Stage 4 Mesothelioma

In stage 4, pleural mesothelioma cancer cells have spread into the chest wall, bones, lining of the heart, abdomen, liver, opposite lung or lymph nodes in the chest. This stage is often terminal. The median life expectancy for stage 4 mesothelioma is about 12 months.

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This page features: 11 cited research articles

What Is Stage 4 Mesothelioma?

It is the final stage of pleural mesothelioma. By stage 4, malignant mesothelioma tumors have metastasized, or spread beyond the point of origin to other parts of the body. The cancer may have spread to lymph nodes and several organs of the body, including the brain, prostate, spine and the lining of the heart.

By stage 4, malignant mesothelioma tumors have metastasized, or spread beyond the point of origin to other parts of the body. The cancer may have spread to lymph nodes and several organs of the body, including the brain, prostate, spine and the lining of the heart.

Stage 4 mesothelioma is commonly expressed with Roman numerals as stage IV. It is the most advanced stage and most difficult to treat because the few treatment options available cannot remove all tumors. Many patients are also too weak to withstand aggressive surgeries.

Although stage 4 mesothelioma is considered terminal, continued advancements in palliative care can help you live longer and have a better quality of life. Some stage 4 patients continue to defy the odds, living years after their initial mesothelioma prognosis.

Your outlook depends largely on the extent of tumor growth and how well you respond to treatments.

Quick Fact:

Three systems are commonly used to define stages of pleural mesothelioma (Bringham, TNM and Butchart). They categorize stage 4 on similar characteristics and behaviors. Butchart and TNM note that the cancer has metastasized to distant organs. Brigham designates that surgery is not a viable option.

Symptoms of Stage 4 Mesothelioma

At stage 4, also known as end-stage mesothelioma, common symptoms such as breathlessness and coughing are more severe. Because tumors have spread beyond the lungs, symptoms are not isolated to the chest cavity.

Common symptoms of late-stage mesothelioma include:

  • Shortness of breath (dyspnea)
  • Pain and tightness in the chest
  • Night sweats and fever
  • Difficulty swallowing (dysphagia)
  • Coughing up blood (hemoptysis)
  • Fluid buildup in chest or abdomen
  • Abdominal pain
  • Fatigue
  • Severe weight loss or anorexia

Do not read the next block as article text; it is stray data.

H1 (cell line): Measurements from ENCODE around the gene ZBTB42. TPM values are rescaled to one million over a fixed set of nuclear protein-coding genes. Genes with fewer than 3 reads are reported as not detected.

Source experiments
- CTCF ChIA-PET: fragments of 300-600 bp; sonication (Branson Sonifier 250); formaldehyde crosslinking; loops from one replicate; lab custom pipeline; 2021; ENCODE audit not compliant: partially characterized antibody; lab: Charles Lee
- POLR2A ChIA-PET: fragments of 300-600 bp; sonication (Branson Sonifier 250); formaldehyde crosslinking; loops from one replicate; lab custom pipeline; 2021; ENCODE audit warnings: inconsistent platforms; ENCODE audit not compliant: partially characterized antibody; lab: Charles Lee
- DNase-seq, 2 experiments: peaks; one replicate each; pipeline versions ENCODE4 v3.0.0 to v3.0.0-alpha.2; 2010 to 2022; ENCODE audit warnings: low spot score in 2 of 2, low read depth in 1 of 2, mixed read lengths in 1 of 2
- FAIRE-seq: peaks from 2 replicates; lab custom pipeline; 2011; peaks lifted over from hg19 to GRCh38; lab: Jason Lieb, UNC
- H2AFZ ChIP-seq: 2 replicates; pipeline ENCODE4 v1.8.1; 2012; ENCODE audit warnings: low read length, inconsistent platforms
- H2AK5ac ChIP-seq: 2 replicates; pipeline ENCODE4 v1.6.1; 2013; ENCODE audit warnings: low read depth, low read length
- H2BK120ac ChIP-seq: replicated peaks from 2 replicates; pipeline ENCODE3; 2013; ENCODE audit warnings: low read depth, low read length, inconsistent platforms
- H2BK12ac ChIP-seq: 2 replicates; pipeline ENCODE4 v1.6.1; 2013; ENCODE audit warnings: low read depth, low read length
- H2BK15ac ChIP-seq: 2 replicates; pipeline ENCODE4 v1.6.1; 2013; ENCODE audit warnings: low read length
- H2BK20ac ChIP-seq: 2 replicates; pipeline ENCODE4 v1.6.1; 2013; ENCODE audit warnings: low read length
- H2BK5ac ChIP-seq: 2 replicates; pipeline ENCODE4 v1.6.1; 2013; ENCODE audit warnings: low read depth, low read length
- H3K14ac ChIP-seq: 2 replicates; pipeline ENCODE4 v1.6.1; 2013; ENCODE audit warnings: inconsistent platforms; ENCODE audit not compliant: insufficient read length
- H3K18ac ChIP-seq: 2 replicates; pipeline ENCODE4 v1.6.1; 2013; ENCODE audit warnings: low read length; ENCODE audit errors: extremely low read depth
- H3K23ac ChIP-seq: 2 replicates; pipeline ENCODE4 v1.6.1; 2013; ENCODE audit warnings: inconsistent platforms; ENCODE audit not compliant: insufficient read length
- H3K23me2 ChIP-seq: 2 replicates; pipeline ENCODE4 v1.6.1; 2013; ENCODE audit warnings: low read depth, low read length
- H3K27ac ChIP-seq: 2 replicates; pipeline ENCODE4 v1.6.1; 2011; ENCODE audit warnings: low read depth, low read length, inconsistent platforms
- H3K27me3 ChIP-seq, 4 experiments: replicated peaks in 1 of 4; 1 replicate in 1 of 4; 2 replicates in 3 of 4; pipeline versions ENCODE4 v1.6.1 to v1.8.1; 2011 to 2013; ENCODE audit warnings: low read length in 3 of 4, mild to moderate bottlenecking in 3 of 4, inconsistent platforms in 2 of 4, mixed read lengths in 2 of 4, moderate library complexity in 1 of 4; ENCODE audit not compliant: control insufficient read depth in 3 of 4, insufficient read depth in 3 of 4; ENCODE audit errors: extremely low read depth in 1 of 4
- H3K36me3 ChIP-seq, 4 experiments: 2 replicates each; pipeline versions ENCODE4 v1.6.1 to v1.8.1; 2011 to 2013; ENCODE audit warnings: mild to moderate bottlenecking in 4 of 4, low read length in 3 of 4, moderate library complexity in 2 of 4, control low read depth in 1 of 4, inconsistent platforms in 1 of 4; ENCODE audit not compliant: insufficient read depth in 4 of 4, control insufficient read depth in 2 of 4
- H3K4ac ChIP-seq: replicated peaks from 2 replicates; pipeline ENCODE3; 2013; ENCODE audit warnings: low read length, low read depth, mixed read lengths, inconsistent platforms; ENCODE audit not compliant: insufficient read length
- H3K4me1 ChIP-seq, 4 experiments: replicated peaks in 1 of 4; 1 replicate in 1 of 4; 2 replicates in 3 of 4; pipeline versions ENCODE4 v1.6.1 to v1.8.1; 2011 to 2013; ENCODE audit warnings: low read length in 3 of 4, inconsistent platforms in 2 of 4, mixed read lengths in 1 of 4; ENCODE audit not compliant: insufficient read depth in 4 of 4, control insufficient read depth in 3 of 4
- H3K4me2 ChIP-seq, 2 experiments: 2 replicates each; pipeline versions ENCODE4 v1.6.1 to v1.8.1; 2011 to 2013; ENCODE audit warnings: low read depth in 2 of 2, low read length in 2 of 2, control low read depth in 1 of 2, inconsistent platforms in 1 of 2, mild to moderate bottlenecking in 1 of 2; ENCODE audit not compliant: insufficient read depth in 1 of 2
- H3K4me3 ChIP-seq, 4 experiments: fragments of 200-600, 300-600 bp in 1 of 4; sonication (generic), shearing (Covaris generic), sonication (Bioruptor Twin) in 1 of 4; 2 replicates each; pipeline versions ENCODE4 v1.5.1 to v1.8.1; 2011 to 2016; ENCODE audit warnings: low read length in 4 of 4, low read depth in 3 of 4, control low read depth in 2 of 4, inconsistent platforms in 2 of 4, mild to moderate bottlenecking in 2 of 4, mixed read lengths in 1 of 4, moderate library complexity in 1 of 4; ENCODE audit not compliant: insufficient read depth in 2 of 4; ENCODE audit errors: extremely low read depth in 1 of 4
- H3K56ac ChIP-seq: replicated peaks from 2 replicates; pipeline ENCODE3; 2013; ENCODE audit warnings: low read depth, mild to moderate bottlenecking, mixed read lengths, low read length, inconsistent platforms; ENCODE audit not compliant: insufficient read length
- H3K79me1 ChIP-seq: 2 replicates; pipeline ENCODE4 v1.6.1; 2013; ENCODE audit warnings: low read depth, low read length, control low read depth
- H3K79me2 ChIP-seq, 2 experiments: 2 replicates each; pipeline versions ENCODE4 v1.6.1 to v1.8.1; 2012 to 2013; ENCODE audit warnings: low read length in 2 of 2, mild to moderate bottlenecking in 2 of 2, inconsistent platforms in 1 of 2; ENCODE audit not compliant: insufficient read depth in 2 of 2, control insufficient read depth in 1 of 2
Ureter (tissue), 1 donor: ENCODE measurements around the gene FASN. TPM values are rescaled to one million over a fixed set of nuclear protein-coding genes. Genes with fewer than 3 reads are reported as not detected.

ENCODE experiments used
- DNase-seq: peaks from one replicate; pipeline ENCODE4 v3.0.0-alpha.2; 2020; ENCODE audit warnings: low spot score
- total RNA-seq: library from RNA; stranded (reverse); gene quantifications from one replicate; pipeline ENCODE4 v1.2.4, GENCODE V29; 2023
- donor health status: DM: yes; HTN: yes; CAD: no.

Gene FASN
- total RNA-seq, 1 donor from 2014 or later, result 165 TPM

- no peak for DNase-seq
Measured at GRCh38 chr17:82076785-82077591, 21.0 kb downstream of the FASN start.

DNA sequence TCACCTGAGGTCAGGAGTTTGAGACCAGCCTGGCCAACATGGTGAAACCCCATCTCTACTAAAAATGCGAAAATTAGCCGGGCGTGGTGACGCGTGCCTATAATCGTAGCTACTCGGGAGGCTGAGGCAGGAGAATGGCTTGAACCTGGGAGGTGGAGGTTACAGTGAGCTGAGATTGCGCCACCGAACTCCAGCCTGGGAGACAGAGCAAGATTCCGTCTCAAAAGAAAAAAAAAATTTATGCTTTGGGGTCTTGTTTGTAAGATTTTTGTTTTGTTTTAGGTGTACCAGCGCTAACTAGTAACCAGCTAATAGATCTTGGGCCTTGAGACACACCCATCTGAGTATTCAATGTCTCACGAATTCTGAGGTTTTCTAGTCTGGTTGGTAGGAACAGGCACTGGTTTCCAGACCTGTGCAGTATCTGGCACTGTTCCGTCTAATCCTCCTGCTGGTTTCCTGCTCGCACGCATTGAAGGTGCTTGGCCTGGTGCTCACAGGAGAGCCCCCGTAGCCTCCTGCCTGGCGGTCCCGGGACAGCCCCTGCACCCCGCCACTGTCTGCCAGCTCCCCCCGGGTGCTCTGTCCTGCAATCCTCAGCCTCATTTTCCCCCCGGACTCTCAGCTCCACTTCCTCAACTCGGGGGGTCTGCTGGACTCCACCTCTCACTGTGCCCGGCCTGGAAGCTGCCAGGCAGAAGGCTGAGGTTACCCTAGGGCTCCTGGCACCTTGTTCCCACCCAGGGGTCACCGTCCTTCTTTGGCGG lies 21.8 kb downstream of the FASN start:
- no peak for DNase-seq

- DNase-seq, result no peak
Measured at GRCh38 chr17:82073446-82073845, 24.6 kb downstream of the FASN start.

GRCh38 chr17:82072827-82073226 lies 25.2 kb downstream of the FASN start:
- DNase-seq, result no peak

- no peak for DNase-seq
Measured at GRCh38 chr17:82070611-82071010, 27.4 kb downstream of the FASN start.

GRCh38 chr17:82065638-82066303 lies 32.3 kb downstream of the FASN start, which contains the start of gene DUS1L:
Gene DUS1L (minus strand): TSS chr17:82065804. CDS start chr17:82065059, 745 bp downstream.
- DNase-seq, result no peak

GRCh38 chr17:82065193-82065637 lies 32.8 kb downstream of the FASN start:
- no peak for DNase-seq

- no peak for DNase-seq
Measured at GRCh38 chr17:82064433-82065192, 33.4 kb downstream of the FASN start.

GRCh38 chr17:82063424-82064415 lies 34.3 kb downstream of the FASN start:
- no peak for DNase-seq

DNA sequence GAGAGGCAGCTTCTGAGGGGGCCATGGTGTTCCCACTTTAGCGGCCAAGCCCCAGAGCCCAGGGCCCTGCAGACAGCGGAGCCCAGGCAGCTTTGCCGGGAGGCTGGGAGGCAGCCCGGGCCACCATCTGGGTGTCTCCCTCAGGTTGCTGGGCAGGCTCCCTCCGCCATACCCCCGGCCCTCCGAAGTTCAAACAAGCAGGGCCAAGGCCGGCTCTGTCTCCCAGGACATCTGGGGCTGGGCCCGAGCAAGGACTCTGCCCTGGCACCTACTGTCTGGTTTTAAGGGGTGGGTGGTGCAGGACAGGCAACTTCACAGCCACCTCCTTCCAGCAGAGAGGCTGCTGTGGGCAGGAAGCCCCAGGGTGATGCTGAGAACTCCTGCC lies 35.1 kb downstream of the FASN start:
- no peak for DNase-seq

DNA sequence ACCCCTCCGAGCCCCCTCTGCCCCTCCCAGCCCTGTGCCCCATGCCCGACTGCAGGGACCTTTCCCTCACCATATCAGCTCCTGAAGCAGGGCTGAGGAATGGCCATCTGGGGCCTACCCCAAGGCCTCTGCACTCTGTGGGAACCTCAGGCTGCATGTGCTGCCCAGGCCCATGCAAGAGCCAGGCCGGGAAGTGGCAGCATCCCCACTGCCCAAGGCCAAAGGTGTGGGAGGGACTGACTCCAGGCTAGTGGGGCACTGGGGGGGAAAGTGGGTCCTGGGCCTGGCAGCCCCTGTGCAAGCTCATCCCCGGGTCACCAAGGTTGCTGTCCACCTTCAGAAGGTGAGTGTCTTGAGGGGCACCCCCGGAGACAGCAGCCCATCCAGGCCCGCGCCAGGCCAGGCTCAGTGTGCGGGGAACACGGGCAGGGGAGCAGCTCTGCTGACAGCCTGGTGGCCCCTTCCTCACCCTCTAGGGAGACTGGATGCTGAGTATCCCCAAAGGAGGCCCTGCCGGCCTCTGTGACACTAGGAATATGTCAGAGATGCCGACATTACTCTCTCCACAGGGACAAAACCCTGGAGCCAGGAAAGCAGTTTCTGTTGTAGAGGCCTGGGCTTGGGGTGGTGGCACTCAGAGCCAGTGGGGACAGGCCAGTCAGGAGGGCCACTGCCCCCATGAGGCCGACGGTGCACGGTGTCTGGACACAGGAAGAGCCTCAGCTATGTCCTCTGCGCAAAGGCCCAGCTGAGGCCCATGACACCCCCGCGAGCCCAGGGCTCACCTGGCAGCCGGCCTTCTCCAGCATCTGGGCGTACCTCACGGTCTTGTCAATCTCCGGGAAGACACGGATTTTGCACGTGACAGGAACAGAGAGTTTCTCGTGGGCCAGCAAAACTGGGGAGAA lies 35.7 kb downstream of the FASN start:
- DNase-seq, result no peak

• General feeling of discomfort (malaise)

Some patients also suffer from cachexia. It is a syndrome involving weight loss, muscle atrophy, weakness and appetite loss. Stage 4 cancer sometimes causes blood problems such as high platelet count (thrombocytosis) and low red blood cell count (anemia).

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A mesothelioma specialist can help patients diagnosed with stage 4 determine the best treatment plan possible.

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Late Stages by Mesothelioma Type

Stage 4 typically refers to pleural mesothelioma, the most common type of the asbestos-related cancer.

There is no official stage 4 for peritoneal mesothelioma, which accounts for roughly 20 percent of all cases. It is generally accepted that peritoneal patients with extensive tumor spreading are classified as stage 4.

By this point, the cancerous tissue is more extensive and tumors have spread outside of the peritoneum. The peritoneum is the protective lining of the abdomen where the cancer initially develops.

Like pleural mesothelioma, surgery is usually not an option at this phase. This includes heated intraperitoneal chemotherapy (HIPEC). HIPEC is a promising peritoneal treatment that combines surgery and heated chemotherapy.

Pericardial mesothelioma is a rare form of the cancer which develops on the lining of the heart. It is typically diagnosed in the later stages, although it may not be defined as stage 4.

Stage 4 Mesothelioma Treatment Options

Although no curative treatment exists for any stage of mesothelioma, treatment options that aim to extend survival are the most limited at stage 4.

Extensive tumor-removing surgeries, such as a pleurectomy/decortication (P/D) or extrapleural pneumonectomy (EPP), are typically not an option. Palliative treatments, including chemotherapy and radiation therapy, can slow tumor growth and reduce tumor size.

Surgery

While the spread of tumors is usually too vast at stage 4 for doctors to remove all growths, some patients can benefit from less extensive surgical procedures. Surgeons can attempt to remove as much tumor mass as possible. They can also target only problematic tumors so patients breathe more comfortably and experience less pain.

Less invasive surgeries that relieve pain and reduce symptoms include:

  • Thoracentesis: Drains fluid from the chest
  • Paracentesis: Drains fluid from the abdomen
  • Pericardiocentesis: Drains fluid from around the heart
  • Pleurodesis: Potential long-term solution to fluid buildup in the chest

Chemotherapy